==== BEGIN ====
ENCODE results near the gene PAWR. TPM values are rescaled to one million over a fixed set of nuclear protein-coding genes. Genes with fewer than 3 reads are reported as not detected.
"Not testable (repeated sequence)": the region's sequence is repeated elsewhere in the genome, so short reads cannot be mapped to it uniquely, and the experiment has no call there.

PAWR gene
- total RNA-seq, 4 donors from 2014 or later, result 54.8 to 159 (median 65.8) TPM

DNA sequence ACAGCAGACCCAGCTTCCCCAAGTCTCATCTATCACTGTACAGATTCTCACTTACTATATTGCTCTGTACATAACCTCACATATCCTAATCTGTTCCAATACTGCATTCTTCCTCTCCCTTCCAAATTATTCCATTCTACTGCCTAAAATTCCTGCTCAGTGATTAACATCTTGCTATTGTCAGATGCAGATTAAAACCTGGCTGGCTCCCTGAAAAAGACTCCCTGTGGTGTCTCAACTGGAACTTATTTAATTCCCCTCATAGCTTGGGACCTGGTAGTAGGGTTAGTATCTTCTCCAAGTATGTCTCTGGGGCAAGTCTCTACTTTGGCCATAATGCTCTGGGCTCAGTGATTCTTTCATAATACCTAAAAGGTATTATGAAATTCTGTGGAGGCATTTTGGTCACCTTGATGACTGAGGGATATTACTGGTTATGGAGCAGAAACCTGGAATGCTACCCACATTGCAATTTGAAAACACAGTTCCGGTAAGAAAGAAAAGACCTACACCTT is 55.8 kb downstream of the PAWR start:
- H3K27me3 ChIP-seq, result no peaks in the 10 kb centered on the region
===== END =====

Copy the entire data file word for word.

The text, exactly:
ENCODE results near the gene PAWR. TPM values are rescaled to one million over a fixed set of nuclear protein-coding genes. Genes with fewer than 3 reads are reported as not detected.
"Not testable (repeated sequence)": the region's sequence is repeated elsewhere in the genome, so short reads cannot be mapped to it uniquely, and the experiment has no call there.

PAWR gene
- total RNA-seq, 4 donors from 2014 or later, result 54.8 to 159 (median 65.8) TPM

DNA sequence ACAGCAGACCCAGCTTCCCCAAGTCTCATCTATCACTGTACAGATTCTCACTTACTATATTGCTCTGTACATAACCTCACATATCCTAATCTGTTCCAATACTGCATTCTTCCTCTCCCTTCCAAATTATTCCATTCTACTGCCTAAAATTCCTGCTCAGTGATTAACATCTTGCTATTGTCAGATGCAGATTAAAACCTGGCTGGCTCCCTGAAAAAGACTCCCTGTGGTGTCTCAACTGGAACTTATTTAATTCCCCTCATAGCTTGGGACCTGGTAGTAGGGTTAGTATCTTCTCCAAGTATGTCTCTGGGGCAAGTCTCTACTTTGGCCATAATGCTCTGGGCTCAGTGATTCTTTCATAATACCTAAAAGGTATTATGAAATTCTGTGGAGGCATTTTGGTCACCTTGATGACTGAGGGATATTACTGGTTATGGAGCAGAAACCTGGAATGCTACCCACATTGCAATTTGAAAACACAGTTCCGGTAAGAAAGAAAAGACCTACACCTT is 55.8 kb downstream of the PAWR start:
- H3K27me3 ChIP-seq, result no peaks in the 10 kb centered on the region